Tag Archive for 'Australia'

Camellia News – the journal of Camellias Australia

“Camellia News”, the journal of Camellias Australia, had recently published some of my materials about Camellia sasanqua.

Some information about Camellias Australia from their website http://www.camellia.org.au

Camellias Australia Inc. (formerly the Australian Camellia Research Society Inc.) is made up of a confederation of Australian affiliated camellia organisations. All states except Queensland, The Australian Capital and Northern Territories have affiliated camellia bodies. C.A. has an Executive consisting of a National President, Secretary and Treasurer. C.A. does not control any of the affiliate bodies but acts as a umbrella organisation re matters of National Interest, and liaison. C.A. conducts an Annual General Meeting of affiliates which is hosted on a national rotation system. Usually, a National Camellia Show is held in conjunction with the A.G.M.

The website contains many articles on various camellia subjects. Two articles that especially caught my attention:

* The History of Camellias in Australia, written by Ken Tate and presented at the National Camellia congress in 2006

* Optimismisation – a discussion paper presented at the 2010 Australian National Camellia Congress, in Hobart, Tasmania by Andrew Raper – Past President of Camellias Victoria and specialist camellia nurseryman. Due to import restricts on new cultivars coming into Australia, Andrew’s inventive title really means ‘Propagate or Perish’


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Single pinks

Cleopatra. Imported from Japan in 1929. First made available for sale in the United States by Kosaku Sawada in Alabama in 1934.

Cleopatra. Imported from Japan in 1929. First made available for sale in the United States by Kosaku Sawada in Alabama in 1934.

Plantation Pink. Originated by E.G. Waterhouse, New South Wales, Australia in 1948.

Hugh Evans. Originated in Coolidge Rare Garden Plants, California in 1943.

Yuletide and Hiryu

Yuletide. C. x vernalis. Originated by Nuccio’s Nurseries, California in 1963. A seedling of ‘Hiryu’.

Yuletide. C. x vernalis. Originated by Nuccio’s Nurseries, California in 1963. A seedling of ‘Hiryu’.

Yuletide. C. x vernalis. Originated by Nuccio’s Nurseries, California in 1963. A seedling of ‘Hiryu’.

Yuletide. C. x vernalis. Originated by Nuccio’s Nurseries, California in 1963. A seedling of ‘Hiryu’.

Yuletide. C. x vernalis. Originated by Nuccio’s Nurseries, California in 1963. A seedling of ‘Hiryu’.

Hiryu. C. x vernalis. Introduced in Nakayama, Japan in 1847. Originated from Kansai, spread to many places. In Australia it is called ‘Kanjiro’ (the real ‘Kanjiro’ is different). A parent of ‘Yuletide’.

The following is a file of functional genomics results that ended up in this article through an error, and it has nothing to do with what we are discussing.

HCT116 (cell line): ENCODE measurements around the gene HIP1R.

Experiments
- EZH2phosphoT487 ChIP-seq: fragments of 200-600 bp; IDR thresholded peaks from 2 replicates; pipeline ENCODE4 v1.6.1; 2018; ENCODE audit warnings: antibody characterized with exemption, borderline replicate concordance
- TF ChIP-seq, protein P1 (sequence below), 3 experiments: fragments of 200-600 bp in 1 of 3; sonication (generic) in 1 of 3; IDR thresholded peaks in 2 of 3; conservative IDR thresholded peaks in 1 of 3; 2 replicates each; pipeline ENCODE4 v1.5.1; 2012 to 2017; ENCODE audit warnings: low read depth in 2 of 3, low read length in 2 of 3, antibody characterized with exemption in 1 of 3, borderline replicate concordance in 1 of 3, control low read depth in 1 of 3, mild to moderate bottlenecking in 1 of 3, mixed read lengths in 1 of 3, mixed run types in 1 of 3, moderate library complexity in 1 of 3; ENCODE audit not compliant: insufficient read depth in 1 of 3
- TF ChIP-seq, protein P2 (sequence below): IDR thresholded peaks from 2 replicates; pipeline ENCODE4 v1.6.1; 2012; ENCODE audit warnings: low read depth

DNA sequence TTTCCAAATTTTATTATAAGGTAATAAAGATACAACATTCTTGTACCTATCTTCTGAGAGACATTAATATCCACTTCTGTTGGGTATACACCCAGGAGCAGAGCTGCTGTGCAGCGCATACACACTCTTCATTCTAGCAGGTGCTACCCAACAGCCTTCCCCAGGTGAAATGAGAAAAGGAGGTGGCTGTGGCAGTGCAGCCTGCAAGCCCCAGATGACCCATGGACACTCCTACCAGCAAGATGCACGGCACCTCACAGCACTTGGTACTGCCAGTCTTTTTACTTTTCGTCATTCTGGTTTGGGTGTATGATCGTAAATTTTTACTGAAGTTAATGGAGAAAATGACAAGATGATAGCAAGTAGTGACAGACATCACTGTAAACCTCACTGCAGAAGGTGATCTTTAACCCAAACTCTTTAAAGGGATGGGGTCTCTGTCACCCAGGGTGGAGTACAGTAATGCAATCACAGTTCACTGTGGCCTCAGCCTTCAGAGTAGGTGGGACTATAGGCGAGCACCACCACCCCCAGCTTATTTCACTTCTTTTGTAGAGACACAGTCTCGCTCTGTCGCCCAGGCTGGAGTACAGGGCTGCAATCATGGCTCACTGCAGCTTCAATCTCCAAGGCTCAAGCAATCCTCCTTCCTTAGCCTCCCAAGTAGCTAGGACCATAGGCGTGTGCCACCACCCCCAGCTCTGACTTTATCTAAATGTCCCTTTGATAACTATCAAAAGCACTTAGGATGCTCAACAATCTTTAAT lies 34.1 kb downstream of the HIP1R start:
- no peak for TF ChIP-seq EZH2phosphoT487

Hiryu. C. x vernalis. Introduced in Nakayama, Japan in 1847. Originated from Kansai, spread to many places. In Australia it is called ‘Kanjiro’ (the real ‘Kanjiro’ is different). A parent of ‘Yuletide’.

Hiryu. C. x vernalis. Introduced in Nakayama, Japan in 1847. Originated from Kansai, spread to many places. In Australia it is called ‘Kanjiro’ (the real ‘Kanjiro’ is different). A parent of ‘Yuletide’.

Sasanqua breeders

Well-known sasanqua breeders include:

1. Nuccio’s Nurseries’s founders Joseph and Julius Nuccio, and their children Tom, Jim, and Julius, all living in Southern California. The best-known Nuccio’s sasanqua cultivar is Yuletide – the only really red sasanqua. We wrote an article about their operation and maintain a list of sasanqua cultivars and Camellia species available from Nuccio’s.

2. Dr. William L. Ackerman studied genetics of camellias since 1960s and created cold-tolerant cultivars using Camellia oleifera as a parent. Our favorite Ackerman’s hybrid is ‘Winter’s Rose’ – a beautiful formal pink miniature sasanqua. Dr. Ackerman lives in Maryland, pictures of some of his cultivars are available on the website of a local Camellia Society of the Potomac Valley and on the website of the National Arboretum. We also prepared a photo album of some of his cultivars based on pictures Dr.Ackerman donated to us for publication.

3. Camellia Forest Nursery, Clifford Parks, David Parks and Kai Mei created sasanqua-reticulata hybrids, including ‘Kai Mei’s Choice’. Clifford Parks wrote many articles about Camellia genetics. They are located in North Carolina.

4. Paradise Plants, John Robb created beautiful sasanqua cultivars in Australia, including Paradise Sayaka
and dwarf Paradise Baby Jane. Unfortunately Paradise Camellias are not available in the United States at this moment, but will be available soon via Ball Seed Company, the contact name is Peter Kruger.

5. Tom Dodd Nurseries, Inc was started in 1920 with 40 acres of land by Tom Dodd, Sr. The nursery remained owned by the Dodd family until August of 2004 when it was purchased by Jack Williams and John Williams, owners of Twin Oaks Nursery in Wilmer, AL. Tom Dodd Nurseries introduced a dozen of new sasanqua cultivars.

Happy blooming New Year!

Today the newspaper San Francisco Chronicle published my photo picture of the Camellia hybrid ‘Yuletide’. The photo appeared in as an illustration to an article written by Demetra Bowles Lathrop. The name of the article is “Happy blooming New Year! Camellias, hellebores, winter hazel can brighten desolate Bay Area gardens” and it appeared in the gardening section.

You can get the article from the newspaper’s website: http://tinyurl.com/6clpca

Сегодня, 10-го января, газета Сан-Франциско Кроникл напечатала мою фотографии камелии ‘Юлетайд’. Фотография иллюстрирует статью журналистки Деми Латроп про растения, цветущие в области Сан-Францисского залива во время Нового Года.

Yuletide. C. x vernalis. Originated by Nuccio’s Nurseries, California in 1963. A seedling of ‘Hiryu’.
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